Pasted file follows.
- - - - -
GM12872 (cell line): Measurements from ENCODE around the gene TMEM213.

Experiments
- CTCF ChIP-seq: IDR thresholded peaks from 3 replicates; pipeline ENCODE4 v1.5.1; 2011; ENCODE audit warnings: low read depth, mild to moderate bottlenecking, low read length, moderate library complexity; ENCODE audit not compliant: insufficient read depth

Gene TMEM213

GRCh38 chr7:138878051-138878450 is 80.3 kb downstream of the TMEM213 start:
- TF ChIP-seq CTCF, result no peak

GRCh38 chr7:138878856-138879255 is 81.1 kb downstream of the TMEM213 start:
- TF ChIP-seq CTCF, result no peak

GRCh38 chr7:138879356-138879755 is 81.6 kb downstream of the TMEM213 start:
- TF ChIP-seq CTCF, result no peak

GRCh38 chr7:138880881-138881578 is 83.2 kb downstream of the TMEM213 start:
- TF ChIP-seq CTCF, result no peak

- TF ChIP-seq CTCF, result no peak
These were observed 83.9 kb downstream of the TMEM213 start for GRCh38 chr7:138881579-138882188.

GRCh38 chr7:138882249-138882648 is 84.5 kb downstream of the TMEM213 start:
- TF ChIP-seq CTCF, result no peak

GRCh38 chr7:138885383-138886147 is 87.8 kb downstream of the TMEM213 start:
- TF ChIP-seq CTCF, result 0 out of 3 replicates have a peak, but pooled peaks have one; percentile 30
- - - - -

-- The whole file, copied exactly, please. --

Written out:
GM12872 (cell line): Measurements from ENCODE around the gene TMEM213.

Experiments
- CTCF ChIP-seq: IDR thresholded peaks from 3 replicates; pipeline ENCODE4 v1.5.1; 2011; ENCODE audit warnings: low read depth, mild to moderate bottlenecking, low read length, moderate library complexity; ENCODE audit not compliant: insufficient read depth

Gene TMEM213

GRCh38 chr7:138878051-138878450 is 80.3 kb downstream of the TMEM213 start:
- TF ChIP-seq CTCF, result no peak

GRCh38 chr7:138878856-138879255 is 81.1 kb downstream of the TMEM213 start:
- TF ChIP-seq CTCF, result no peak

GRCh38 chr7:138879356-138879755 is 81.6 kb downstream of the TMEM213 start:
- TF ChIP-seq CTCF, result no peak

GRCh38 chr7:138880881-138881578 is 83.2 kb downstream of the TMEM213 start:
- TF ChIP-seq CTCF, result no peak

- TF ChIP-seq CTCF, result no peak
These were observed 83.9 kb downstream of the TMEM213 start for GRCh38 chr7:138881579-138882188.

GRCh38 chr7:138882249-138882648 is 84.5 kb downstream of the TMEM213 start:
- TF ChIP-seq CTCF, result no peak

GRCh38 chr7:138885383-138886147 is 87.8 kb downstream of the TMEM213 start:
- TF ChIP-seq CTCF, result 0 out of 3 replicates have a peak, but pooled peaks have one; percentile 30